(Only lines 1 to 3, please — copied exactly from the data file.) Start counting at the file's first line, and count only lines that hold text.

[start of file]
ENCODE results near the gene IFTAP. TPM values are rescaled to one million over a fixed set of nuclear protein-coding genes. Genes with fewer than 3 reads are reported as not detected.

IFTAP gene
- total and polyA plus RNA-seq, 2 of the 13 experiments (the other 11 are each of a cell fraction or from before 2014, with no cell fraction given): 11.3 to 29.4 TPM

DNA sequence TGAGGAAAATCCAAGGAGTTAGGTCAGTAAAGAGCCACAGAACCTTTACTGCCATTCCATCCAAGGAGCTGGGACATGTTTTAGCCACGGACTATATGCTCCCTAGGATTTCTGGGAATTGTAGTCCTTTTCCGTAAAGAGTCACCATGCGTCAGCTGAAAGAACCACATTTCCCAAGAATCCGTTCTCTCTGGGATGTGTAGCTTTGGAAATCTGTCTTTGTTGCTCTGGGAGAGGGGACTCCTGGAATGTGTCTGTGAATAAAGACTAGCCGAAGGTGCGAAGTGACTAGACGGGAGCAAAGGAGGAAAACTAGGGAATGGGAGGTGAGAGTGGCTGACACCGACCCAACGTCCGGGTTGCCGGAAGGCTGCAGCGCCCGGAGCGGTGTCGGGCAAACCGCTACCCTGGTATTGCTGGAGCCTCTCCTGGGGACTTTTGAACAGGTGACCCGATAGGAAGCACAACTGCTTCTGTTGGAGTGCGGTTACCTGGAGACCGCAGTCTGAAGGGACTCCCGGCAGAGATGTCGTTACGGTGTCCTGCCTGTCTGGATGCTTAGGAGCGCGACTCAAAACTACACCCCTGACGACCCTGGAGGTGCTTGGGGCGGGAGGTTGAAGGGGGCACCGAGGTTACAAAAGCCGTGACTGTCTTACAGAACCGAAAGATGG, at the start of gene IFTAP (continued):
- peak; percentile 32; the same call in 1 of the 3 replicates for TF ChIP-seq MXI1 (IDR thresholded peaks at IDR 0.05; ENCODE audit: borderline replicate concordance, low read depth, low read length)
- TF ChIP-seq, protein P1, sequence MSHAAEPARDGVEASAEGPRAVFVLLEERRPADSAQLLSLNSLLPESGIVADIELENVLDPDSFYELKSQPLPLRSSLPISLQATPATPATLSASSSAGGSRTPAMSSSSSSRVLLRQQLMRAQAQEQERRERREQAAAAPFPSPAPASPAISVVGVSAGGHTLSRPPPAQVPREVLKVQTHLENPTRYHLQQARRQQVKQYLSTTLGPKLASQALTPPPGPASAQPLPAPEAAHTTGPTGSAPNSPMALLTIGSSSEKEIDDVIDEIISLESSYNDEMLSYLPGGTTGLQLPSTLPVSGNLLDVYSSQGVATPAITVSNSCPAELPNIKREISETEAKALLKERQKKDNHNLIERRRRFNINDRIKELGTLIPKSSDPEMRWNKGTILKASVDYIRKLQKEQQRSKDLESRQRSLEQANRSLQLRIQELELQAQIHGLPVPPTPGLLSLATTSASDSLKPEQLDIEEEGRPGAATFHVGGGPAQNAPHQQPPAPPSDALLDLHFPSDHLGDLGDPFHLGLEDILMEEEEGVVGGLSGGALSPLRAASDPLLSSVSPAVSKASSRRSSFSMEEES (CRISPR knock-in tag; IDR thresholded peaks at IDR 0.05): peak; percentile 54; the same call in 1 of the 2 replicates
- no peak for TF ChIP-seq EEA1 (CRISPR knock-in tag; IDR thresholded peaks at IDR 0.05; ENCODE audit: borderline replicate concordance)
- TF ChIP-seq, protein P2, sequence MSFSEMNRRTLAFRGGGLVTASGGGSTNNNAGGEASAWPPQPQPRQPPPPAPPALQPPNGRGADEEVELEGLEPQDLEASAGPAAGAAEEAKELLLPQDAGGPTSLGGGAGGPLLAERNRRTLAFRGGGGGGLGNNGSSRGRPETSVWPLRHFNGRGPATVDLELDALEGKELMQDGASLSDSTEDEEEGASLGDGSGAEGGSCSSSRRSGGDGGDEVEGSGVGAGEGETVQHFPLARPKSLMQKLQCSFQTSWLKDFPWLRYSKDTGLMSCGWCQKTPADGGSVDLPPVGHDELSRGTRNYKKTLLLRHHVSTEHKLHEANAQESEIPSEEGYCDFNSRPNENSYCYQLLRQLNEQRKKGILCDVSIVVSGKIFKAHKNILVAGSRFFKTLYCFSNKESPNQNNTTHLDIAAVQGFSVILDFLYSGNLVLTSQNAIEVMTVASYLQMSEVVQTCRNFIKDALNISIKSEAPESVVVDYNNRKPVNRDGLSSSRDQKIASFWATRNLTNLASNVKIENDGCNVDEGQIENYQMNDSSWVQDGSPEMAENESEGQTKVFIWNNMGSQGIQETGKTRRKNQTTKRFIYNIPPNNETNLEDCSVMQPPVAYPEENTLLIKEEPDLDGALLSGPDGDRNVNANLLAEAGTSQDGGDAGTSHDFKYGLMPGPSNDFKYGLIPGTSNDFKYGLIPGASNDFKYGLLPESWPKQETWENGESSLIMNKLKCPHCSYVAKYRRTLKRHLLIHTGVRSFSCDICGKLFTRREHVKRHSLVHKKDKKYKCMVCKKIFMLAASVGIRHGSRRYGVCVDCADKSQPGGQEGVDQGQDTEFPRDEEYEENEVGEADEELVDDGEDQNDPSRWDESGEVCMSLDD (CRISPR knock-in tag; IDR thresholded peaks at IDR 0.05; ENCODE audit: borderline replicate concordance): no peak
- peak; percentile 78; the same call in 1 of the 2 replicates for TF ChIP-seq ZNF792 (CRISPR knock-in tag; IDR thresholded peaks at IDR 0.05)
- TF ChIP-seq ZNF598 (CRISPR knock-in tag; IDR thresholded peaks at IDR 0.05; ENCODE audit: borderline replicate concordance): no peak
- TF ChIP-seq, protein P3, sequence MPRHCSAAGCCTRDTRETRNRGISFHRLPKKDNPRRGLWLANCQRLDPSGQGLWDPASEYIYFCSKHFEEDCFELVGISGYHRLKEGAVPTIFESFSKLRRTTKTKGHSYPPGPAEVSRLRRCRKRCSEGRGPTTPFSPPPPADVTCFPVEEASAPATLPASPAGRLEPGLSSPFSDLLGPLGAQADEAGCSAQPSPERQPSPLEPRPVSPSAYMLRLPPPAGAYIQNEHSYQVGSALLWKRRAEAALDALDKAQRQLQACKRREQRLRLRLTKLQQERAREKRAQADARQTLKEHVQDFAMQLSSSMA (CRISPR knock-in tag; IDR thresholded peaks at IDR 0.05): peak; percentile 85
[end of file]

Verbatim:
ENCODE results near the gene IFTAP. TPM values are rescaled to one million over a fixed set of nuclear protein-coding genes. Genes with fewer than 3 reads are reported as not detected.

IFTAP gene
- total and polyA plus RNA-seq, 2 of the 13 experiments (the other 11 are each of a cell fraction or from before 2014, with no cell fraction given): 11.3 to 29.4 TPM